29/10/03
Press Release
GA/DIS/3264



Fifty-eighth General Assembly

First Committee

18th Meeting (AM)


DISARMAMENT COMMITTEE CONSENSUS TEXT CALLS ON ALL STATES TO SUPPORT EFFORTS


TO PREVENT TERRORISTS FROM ACQUIRING WEAPONS OF MASS DESTRUCTION


One of 12 Drafts Recommended to General Assembly for Adoption;

Disarmament and Development, Mediterranean Security Among Other Issues


Deeply concerned by the growing risk of linkages between terrorism and weapons of mass destruction, the General Assembly would call on all Member States to support international efforts to prevent terrorists from acquiring weapons of mass destruction and their delivery means, according to one of 12 drafts approved today by the First Committee (Disarmament and International Security).


Approved without a vote, the draft resolution, first tabled last year by India’s delegation, drew several statements of support, including by the representative of Pakistan who indicated that, while fully agreeing with the objectives of the text, he felt that the need to address the underlying causes of terrorism, which lay in injustice and deprivation, should also be included in the draft.


The United States’ representative, also speaking after the vote, said that the draft last year had, for the first time, focused the Committee’s attention on the weapons of mass destruction-terrorist nexus.  The draft helpfully acknowledged the need for concerted national, regional and international efforts to confront that barbarous threat, from which no civilized nation was immune.  Both the current text and its predecessor had sent a positive sign that the Committee was prepared to respond to that threat in a serious way and on a consensus basis.


Expressing further support of that draft, the representative of the Russian Federation said that the path to rooting out those threats was in further universalizing existing non-proliferation regimes, strengthening international verification instruments, introducing safe technologies in nuclear production and the nuclear power industry, and the relinquishing by States of superfluous arsenals and military programmes likely to upset the military balance and provoke an arms race.  The spread of weapons of mass destruction, including preventing them from falling into terrorist hands, must be resolved, not only in the General Assembly, but also in the Security Council, he said.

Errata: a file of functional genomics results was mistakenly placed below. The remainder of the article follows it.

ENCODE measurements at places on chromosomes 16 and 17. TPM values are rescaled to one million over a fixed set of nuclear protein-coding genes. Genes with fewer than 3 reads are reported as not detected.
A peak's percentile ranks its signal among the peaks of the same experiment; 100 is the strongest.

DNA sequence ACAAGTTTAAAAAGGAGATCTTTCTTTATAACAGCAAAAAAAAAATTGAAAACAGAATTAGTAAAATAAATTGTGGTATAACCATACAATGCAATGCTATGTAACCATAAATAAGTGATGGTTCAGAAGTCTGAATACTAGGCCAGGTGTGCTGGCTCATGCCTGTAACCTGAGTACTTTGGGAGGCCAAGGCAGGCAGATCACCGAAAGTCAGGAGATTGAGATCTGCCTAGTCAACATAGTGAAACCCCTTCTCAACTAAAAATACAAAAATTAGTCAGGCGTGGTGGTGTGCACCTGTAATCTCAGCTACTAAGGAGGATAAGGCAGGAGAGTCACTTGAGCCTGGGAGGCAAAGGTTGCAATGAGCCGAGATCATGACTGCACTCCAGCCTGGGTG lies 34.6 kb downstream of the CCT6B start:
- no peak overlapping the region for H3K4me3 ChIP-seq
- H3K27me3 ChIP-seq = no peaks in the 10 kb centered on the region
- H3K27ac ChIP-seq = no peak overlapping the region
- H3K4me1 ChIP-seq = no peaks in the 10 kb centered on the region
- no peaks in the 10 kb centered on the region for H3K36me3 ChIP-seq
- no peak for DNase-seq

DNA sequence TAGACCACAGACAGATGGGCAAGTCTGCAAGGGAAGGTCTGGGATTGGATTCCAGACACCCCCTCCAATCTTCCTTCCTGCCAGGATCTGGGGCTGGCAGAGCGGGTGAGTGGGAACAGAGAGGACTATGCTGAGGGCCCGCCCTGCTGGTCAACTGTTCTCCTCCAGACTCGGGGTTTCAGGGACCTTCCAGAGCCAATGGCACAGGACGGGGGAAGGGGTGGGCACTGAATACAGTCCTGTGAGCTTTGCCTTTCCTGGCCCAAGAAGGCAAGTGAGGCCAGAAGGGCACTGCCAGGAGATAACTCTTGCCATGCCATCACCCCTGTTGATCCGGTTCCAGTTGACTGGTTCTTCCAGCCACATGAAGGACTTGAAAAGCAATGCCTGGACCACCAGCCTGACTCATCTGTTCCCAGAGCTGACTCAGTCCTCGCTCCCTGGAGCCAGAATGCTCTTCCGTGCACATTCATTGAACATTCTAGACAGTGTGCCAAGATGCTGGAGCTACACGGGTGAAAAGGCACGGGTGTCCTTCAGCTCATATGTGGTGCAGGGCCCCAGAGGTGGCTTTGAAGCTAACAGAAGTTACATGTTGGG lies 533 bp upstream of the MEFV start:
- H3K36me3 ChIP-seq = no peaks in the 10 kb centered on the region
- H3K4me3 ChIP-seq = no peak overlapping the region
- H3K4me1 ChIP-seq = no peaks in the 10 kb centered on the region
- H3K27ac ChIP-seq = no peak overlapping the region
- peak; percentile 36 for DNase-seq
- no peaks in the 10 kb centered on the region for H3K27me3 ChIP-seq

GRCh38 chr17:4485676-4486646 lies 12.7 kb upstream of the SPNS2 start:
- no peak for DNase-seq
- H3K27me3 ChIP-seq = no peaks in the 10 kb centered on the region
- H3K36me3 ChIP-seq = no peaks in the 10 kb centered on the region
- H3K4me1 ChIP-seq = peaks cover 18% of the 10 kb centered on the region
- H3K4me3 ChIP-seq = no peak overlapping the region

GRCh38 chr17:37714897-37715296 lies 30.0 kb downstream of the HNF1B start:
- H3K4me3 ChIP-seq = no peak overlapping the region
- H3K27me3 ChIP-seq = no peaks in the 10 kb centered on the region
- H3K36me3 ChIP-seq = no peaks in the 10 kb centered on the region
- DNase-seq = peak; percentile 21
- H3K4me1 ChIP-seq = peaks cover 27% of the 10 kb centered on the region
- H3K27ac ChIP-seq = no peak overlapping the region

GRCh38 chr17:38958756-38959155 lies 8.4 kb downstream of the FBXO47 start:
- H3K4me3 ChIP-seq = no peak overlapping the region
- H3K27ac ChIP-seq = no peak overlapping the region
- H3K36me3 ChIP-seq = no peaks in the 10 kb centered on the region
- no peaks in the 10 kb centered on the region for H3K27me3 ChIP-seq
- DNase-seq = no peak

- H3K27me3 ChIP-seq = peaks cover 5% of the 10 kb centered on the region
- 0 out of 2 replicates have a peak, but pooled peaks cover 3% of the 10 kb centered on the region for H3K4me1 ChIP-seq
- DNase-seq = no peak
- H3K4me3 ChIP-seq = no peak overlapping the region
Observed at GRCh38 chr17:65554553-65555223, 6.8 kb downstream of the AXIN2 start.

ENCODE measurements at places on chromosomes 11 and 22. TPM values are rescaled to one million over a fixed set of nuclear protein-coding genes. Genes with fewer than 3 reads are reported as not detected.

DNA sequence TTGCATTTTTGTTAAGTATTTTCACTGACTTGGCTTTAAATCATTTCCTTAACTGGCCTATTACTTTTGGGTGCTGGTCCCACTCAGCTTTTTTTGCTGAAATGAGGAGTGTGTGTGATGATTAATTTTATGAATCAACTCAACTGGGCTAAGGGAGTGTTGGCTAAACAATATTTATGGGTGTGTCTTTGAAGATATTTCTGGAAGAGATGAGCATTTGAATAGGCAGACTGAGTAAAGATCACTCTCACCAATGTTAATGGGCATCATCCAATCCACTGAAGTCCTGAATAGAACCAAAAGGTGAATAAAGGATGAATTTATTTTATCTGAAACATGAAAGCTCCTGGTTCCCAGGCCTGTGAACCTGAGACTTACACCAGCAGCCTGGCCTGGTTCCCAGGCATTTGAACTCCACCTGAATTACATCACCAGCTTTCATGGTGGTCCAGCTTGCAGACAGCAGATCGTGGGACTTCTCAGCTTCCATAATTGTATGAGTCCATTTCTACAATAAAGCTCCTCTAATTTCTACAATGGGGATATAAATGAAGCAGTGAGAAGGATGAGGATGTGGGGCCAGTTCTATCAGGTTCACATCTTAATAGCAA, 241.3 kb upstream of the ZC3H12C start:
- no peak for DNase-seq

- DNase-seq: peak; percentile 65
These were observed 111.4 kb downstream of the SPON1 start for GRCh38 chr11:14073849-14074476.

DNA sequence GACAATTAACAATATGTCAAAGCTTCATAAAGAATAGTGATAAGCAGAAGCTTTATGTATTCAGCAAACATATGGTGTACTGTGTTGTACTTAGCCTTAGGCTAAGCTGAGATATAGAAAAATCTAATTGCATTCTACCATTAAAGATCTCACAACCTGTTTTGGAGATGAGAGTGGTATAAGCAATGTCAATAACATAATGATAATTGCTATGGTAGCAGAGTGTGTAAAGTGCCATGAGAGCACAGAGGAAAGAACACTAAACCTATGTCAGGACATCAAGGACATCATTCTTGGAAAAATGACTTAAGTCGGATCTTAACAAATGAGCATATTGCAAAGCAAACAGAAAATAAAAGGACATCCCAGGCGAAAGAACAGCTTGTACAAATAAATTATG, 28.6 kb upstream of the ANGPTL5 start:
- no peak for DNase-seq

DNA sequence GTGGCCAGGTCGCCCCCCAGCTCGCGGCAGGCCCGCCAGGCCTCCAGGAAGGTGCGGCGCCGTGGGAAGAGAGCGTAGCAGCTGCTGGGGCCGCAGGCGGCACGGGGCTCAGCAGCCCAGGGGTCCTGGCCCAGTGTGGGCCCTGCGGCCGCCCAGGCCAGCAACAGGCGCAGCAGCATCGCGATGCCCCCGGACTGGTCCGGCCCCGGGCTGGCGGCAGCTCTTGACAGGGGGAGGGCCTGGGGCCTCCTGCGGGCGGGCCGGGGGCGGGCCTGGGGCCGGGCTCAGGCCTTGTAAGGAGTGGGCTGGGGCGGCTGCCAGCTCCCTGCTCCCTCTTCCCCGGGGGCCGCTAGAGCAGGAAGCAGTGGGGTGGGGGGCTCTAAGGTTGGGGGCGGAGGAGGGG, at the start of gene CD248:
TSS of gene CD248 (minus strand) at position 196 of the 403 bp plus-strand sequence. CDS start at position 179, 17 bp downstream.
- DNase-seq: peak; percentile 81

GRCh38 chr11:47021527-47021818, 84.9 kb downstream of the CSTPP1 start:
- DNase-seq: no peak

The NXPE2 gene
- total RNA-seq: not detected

The Committee also approved without a vote a draft decision by which the Assembly would decide to include an item on verification on the agenda of its next session.  Speaking before action on that text, Germany’s representative stressed that greater emphasis must be placed on non-routine inspections, in order to respond effectively and swiftly to concerns regarding non-compliance.  He called for a review of existing verification regimes, with view to identifying gaps and, where necessary, promoting the establishment of additional verification instruments, and expressed support for retaining the verification and inspection expertise of the United Nations Monitoring, Verification and Inspection Commission (UNMOVIC) to enhance the Security Council’s capability to respond to non-compliance.


A draft resolution on the role of science and technology in the context of international security and disarmament was approved by a recorded vote of 94 in favour to 47 against, with 18 abstentions (Annex III).  By its terms, the Assembly would affirm that scientific and technological progress should be used for the benefit of all mankind to promote the sustainable economic and social development of all States and to safeguard international security.